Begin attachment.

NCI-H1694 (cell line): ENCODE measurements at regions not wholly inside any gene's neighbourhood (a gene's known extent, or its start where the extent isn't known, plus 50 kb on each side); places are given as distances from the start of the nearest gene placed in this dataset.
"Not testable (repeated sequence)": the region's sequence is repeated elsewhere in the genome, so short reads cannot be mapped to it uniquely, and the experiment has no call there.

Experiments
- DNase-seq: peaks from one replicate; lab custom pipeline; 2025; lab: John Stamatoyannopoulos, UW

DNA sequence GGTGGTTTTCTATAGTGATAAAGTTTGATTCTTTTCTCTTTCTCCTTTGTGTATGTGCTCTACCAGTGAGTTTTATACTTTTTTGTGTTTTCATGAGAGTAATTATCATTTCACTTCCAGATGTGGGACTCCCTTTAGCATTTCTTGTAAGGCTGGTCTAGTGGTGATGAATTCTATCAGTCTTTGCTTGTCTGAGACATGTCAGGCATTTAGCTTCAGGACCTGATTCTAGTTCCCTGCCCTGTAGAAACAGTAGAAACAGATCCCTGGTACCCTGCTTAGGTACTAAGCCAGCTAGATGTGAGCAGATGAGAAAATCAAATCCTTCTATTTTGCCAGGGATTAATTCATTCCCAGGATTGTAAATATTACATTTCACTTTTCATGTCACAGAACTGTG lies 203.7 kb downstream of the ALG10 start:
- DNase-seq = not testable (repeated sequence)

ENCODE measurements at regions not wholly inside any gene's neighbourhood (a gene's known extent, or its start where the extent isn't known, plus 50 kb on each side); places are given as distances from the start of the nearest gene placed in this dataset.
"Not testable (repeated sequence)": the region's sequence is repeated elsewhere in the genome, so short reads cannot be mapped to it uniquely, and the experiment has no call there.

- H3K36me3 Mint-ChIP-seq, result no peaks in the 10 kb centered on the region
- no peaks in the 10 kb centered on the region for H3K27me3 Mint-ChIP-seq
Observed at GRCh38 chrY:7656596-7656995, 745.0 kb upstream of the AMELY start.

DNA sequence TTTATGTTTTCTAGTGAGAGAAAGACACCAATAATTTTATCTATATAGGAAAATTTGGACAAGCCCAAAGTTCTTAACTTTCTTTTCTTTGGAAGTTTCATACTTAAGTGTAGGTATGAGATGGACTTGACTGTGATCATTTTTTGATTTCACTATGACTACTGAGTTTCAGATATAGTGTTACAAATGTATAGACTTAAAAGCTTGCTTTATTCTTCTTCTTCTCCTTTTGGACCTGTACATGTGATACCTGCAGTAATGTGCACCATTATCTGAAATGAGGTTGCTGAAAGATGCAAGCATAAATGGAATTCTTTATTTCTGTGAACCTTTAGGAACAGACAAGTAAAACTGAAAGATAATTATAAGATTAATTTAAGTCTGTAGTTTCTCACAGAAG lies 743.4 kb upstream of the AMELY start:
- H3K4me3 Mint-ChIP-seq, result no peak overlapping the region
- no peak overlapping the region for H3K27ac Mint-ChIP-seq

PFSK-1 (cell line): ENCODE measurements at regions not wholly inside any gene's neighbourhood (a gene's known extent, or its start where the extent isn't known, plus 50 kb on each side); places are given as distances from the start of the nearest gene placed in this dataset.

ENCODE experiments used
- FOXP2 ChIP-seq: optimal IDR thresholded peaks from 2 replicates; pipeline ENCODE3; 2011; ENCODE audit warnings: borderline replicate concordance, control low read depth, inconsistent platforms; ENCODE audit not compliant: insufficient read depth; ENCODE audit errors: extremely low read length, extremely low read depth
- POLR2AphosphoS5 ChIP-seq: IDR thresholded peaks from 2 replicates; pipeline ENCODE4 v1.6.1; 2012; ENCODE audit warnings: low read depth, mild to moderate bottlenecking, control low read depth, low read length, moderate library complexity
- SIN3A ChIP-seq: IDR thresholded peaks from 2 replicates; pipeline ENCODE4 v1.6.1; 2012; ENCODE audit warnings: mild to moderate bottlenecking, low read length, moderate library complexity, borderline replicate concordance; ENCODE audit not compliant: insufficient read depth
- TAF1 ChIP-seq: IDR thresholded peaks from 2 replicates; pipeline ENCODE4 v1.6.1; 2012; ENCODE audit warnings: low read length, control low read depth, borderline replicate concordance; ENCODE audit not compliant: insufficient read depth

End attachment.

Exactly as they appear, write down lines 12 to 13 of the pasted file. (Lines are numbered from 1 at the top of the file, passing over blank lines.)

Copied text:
DNA sequence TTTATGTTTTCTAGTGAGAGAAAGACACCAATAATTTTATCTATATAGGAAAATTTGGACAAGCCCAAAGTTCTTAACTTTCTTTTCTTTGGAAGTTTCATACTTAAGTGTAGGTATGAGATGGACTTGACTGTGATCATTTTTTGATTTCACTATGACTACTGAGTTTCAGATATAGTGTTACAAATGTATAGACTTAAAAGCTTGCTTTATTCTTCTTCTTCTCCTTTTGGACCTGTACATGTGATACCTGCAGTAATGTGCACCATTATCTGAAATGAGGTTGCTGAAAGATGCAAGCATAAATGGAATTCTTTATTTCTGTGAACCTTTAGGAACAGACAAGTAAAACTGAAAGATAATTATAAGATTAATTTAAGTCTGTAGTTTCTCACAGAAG lies 743.4 kb upstream of the AMELY start:
- H3K4me3 Mint-ChIP-seq, result no peak overlapping the region